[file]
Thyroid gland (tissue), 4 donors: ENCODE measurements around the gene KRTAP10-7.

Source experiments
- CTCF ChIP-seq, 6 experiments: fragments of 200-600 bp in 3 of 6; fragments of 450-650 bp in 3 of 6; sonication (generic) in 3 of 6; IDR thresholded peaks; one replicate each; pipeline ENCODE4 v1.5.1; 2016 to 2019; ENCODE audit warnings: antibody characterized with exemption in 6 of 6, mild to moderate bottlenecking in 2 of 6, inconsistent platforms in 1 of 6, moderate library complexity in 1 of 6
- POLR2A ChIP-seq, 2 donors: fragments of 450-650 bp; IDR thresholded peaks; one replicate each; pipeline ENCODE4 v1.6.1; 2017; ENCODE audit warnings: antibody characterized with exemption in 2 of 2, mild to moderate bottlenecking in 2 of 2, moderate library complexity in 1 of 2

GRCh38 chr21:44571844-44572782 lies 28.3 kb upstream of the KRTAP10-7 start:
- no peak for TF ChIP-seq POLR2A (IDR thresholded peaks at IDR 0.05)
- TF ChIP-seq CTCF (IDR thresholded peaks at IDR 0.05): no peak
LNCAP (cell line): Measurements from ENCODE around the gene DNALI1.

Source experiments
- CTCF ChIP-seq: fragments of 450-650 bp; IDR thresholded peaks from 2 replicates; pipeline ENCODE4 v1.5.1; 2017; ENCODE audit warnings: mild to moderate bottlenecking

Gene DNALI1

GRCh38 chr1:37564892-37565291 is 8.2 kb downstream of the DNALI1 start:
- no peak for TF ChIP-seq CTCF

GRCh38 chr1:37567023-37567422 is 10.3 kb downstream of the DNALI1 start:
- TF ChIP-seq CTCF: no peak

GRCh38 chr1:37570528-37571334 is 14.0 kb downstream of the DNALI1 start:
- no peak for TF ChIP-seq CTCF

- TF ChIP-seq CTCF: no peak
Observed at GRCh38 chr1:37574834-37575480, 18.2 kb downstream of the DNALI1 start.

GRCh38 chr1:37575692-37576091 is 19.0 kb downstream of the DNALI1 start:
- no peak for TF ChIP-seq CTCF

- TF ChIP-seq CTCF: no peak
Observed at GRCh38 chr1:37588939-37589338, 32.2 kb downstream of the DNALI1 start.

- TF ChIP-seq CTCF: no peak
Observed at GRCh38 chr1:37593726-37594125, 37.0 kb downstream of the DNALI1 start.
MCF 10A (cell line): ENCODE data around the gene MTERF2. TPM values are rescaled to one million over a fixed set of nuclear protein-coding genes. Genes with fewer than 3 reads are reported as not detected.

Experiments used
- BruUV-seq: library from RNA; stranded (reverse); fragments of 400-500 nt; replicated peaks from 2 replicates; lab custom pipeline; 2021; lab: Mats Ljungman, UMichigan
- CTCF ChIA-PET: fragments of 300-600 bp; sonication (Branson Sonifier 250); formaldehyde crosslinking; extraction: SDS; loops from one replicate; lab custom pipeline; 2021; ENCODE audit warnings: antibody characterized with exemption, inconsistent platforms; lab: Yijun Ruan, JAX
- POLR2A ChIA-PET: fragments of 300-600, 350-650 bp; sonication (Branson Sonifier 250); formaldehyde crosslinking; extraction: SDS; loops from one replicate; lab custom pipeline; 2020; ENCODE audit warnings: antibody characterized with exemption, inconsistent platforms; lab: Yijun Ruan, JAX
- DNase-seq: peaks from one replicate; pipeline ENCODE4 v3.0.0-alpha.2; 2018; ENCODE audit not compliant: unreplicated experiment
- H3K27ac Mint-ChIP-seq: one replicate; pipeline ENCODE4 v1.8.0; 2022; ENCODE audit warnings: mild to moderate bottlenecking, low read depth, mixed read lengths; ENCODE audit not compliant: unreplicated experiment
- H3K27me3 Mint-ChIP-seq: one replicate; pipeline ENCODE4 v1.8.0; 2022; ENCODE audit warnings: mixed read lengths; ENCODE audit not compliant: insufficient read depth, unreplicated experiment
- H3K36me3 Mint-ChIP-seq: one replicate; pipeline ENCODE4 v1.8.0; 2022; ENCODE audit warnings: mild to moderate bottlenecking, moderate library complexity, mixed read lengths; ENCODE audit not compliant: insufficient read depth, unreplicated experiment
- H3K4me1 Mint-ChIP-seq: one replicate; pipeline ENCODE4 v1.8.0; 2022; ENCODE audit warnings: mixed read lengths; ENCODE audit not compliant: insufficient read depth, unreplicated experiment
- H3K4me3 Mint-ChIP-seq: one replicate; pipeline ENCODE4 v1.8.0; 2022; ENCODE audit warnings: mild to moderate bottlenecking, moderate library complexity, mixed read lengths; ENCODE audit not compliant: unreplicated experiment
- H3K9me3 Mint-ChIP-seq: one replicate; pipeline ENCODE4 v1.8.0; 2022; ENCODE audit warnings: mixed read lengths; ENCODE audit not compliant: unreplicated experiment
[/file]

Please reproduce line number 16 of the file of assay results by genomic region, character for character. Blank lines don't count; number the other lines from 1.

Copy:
GRCh38 chr1:37570528-37571334 is 14.0 kb downstream of the DNALI1 start: